The Revival of Al Qaeda
Journal Article - Open Access
Special Operations Command Africa Stuttgart Germany
Pagination or Media Count:
On March 2, 2018, militants conducted near-simultaneous assaults on the French embassy and the military headquarters of Burkina Faso in Ouagadougou, the West African nations capital. By the end of the day, 16 people were dead and more than 80 injured.1 The attack on the military headquarters was likely aimed at targeting a gathering of senior officers, and Burkinabe officials stated the attack could have decapitated their military had the meeting not been moved to a different location at the last minute.2 Al Qaedas West Africaaffiliate Jamaa Nusrat ul-Islam wa al- Muslimin JNIM claimed credit for the attack, stating it was a message to France and its partners in the Sahel that the group was advancing with a resolve unhindered by wounds and pains inflicted by French-led counterterrorism CT pressure in the region. The events served as an ominous reminder of an ascendant al Qaeda that targeted the U.S. Embassies in Kenya and Tanzania more than 20 years ago. Since its emergence in 2013, the so-called Islamic State IS has been at the forefront of the U.S. CT effort. The brash and often shocking tactics of IS largely overshadowed al Qaeda, which was weakened due to internal fissures, robust CT pressure, the death ofOsama bin Laden, and battlefield losses in Afghanistan and the Middle East. Al Qaeda ceded its prominence in the Salafist jihadist world to a faster, flashier, and more aggressive movement and became a seemingly peripheral actor in the global war on terror. However, while IS was promoting its use of terror as a means to become a state, al Qaeda was quietly laying the foundation for its resurrection. This article argues that al Qaeda is resurgent due in part to its ability to exercise strategic patience. While the high-profile tactics of IS made it easy to understand IS strategy and intent, al Qaeda pursued a more discreet path, making it more difficult to judge its actions.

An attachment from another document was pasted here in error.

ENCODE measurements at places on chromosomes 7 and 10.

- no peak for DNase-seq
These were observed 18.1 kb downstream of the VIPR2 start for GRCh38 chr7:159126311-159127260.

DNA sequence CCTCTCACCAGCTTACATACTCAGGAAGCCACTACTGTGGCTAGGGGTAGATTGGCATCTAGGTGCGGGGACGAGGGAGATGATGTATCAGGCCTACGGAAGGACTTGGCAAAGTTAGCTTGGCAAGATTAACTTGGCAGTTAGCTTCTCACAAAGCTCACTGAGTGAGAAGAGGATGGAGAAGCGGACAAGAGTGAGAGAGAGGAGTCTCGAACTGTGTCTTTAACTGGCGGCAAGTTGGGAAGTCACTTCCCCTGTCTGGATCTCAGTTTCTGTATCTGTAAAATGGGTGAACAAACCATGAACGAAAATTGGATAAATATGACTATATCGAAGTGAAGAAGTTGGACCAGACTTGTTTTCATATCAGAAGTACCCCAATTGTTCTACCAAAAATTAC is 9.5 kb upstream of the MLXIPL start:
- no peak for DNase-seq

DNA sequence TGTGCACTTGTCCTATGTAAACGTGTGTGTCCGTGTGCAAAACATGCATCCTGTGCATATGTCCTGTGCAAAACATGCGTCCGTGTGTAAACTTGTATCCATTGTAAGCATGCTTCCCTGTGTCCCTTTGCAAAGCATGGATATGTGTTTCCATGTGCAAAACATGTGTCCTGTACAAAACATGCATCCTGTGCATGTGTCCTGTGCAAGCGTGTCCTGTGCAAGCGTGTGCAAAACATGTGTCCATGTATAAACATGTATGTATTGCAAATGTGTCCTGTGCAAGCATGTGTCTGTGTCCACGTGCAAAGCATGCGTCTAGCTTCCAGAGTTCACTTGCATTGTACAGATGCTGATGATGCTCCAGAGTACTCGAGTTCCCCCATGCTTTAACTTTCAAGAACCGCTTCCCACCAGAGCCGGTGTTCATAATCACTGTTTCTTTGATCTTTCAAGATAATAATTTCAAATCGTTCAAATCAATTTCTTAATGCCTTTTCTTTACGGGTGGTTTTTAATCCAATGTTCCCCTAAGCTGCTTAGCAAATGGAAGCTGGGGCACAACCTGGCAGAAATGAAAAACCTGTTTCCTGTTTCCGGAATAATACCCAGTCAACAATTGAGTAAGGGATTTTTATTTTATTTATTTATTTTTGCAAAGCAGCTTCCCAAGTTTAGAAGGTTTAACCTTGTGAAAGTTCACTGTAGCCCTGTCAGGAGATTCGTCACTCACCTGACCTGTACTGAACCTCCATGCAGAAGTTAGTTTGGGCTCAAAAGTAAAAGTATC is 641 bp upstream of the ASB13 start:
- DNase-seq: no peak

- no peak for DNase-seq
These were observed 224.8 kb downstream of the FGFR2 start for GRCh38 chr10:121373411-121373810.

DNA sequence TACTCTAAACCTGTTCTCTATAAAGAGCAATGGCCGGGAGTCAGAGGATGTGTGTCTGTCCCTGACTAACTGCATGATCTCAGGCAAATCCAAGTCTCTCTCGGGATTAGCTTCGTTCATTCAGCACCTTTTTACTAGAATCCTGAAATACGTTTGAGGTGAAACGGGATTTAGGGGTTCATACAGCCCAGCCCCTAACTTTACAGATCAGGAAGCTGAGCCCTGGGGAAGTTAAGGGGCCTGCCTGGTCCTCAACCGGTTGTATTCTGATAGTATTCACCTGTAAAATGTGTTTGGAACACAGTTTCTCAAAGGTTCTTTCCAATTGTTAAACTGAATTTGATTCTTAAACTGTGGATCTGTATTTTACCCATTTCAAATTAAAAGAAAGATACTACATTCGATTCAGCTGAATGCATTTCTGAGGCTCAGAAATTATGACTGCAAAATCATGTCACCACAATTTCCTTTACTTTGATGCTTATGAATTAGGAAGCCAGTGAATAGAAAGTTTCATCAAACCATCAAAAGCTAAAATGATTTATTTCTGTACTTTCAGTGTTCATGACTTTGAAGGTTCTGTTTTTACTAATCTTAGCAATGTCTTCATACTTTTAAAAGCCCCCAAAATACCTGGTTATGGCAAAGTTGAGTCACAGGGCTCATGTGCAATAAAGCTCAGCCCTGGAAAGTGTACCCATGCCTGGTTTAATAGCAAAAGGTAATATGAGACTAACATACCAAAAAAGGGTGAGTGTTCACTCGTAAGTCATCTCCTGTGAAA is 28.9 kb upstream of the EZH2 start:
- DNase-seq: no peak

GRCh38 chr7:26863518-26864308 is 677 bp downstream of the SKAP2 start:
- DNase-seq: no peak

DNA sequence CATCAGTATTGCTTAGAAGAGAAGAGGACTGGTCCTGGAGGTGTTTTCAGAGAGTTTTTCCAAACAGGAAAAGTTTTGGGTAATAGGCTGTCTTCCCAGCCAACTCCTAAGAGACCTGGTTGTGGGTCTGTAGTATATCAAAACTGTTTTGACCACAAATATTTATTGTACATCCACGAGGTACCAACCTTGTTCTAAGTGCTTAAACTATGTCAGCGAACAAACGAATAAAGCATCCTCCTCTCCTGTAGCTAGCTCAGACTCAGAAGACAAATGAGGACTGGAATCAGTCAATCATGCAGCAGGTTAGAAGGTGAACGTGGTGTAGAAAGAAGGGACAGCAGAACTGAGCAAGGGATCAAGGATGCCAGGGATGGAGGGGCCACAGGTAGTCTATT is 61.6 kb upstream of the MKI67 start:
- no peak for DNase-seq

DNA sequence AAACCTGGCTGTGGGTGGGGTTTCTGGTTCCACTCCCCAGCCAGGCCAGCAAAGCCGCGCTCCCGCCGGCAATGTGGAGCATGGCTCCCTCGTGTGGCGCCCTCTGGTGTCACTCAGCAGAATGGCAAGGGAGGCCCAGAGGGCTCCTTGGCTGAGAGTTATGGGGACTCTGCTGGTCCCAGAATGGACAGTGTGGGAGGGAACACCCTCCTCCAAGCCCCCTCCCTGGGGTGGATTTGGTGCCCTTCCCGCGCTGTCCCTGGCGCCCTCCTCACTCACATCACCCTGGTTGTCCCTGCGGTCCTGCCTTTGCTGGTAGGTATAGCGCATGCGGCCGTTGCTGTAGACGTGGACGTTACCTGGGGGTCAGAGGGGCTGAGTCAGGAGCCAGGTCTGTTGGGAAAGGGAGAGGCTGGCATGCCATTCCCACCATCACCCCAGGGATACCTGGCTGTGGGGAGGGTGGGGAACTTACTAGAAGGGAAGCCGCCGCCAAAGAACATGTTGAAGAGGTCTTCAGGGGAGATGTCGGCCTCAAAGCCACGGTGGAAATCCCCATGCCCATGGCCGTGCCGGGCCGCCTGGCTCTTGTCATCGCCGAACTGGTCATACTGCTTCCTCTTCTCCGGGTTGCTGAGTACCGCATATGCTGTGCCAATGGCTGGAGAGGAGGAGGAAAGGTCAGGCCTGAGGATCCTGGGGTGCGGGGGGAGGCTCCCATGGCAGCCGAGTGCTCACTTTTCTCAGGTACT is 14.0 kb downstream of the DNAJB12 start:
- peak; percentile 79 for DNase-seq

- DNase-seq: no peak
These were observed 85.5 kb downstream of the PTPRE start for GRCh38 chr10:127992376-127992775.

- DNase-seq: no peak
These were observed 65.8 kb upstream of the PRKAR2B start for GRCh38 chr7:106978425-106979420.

- Unconventional Warfare